Sustainable solutions

For projects with stringent environmental targets, or self-builders on the lookout for something a little different, there is the option of using products made from naturally-sourced or sustainable materials such as wool, hemp and recycled plastics.

Although the thermal performance of this type of material is not as competitive as others, it does offer a wide range of benefits and is suitable for use in walls, floors and to insulate loft spaces. Wool insulation, for example, has a natural fire resistance owing to the moisture in the fibres preventing it from igniting easily. It’s also easy to work with and can help reduce humidity and even absorb some atmospheric pollutants to help purify the air that enters a home.

Climate control

A key focus on insulation is understandably its ability to help a property retain heat, but it’s also important to consider what happens when outside temperatures begin to rise. Often referred to as ‘space blanket’ insulation, multi-foil insulation is efficient at not only keeping your home warm during winter but cooler during summer. Using multiple layers of aluminium foil (hence the name) works by reflecting heat into its source and can effectively insulate walls, roofs and floors. The heat loss isn’t subject to the same diminishing returns as traditional insulation; however, it’s worth noting that you will need to consider an extra 25mm of space on either side of the insulation for it to perform at its best.

Don’t forget your floors

It’s usually only necessary to insulate at the ground floor level. Still, it’s worth considering adding insulation to any floors that are directly above any unheated spaces, such as garages or storerooms, to prevent additional heat loss. Polystyrene boards are a good choice for underfloor applications, but it’s essential to check their kPa rating, indicating how well the insulation can withstand extremely high pressure. The higher the rating, the more suitable the product will be for use under house foundations, in garages or for commercial or mixed-use buildings.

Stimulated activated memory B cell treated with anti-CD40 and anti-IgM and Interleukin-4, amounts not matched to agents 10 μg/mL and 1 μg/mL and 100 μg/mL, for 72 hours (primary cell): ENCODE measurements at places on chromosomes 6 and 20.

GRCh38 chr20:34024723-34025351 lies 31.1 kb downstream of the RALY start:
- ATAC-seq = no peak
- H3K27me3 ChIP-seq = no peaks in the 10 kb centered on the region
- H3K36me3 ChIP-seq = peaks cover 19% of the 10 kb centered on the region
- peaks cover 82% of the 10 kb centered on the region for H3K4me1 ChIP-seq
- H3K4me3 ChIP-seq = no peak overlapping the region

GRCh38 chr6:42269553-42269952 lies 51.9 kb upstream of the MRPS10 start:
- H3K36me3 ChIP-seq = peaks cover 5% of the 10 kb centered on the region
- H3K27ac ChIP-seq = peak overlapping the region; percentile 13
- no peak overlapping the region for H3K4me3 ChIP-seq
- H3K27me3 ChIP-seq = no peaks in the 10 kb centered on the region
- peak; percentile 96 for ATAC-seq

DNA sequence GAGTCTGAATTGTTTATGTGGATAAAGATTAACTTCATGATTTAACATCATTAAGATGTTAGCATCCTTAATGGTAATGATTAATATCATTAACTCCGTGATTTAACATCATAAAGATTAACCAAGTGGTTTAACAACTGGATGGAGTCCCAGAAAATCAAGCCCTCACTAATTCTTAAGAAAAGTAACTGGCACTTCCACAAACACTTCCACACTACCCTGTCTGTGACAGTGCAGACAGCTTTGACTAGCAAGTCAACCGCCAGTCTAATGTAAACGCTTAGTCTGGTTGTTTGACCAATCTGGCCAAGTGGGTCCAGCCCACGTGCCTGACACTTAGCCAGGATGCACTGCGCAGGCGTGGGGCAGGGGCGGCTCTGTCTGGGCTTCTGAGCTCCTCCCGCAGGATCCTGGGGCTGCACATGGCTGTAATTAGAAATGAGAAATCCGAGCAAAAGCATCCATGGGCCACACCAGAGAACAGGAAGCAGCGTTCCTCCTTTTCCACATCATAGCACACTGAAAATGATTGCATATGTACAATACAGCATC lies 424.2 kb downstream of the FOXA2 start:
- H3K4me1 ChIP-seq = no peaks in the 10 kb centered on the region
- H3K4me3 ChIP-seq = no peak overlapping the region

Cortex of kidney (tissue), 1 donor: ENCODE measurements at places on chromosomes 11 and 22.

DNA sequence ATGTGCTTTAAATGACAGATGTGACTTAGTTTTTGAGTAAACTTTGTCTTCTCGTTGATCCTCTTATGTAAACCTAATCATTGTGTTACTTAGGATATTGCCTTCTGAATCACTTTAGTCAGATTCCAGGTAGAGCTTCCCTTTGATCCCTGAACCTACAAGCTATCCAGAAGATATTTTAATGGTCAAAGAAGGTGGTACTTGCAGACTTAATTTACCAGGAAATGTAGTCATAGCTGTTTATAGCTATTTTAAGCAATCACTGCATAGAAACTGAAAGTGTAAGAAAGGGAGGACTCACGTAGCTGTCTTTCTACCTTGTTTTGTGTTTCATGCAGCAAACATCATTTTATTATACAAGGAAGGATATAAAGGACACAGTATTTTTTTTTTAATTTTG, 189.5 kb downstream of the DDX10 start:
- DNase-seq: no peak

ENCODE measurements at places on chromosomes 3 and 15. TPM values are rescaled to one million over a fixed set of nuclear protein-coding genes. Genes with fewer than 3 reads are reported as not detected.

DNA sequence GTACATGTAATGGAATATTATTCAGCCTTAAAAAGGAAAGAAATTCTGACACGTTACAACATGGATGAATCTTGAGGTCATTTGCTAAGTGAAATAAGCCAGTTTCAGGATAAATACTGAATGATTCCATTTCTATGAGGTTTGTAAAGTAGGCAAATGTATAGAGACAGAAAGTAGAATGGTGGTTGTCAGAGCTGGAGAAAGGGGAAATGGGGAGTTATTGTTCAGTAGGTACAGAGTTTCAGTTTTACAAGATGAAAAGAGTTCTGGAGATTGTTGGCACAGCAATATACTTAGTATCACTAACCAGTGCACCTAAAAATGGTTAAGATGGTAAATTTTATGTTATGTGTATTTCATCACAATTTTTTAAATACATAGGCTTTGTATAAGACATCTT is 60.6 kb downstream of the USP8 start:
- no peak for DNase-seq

In older properties where access to the floor joists may be more of a challenge, using a flexible product like mineral wool insulation is much easier to handle and work with because it is formed in slabs rather than boards. This type of insulation is also an excellent fit for multi-storey properties. You can use it to insulate floors in between individual dwellings, such as flats and apartments, to reduce heat loss and limit noise transmission. As well as offering outstanding acoustic performance, the best mineral wool insulation also provides fire resistance for added peace of mind.

For most people, the choice of insulation will come down to two factors – where you’ll use it and how much you want to spend. However, if you spend a little more time looking at all the options available, it’s incredible how much you can save.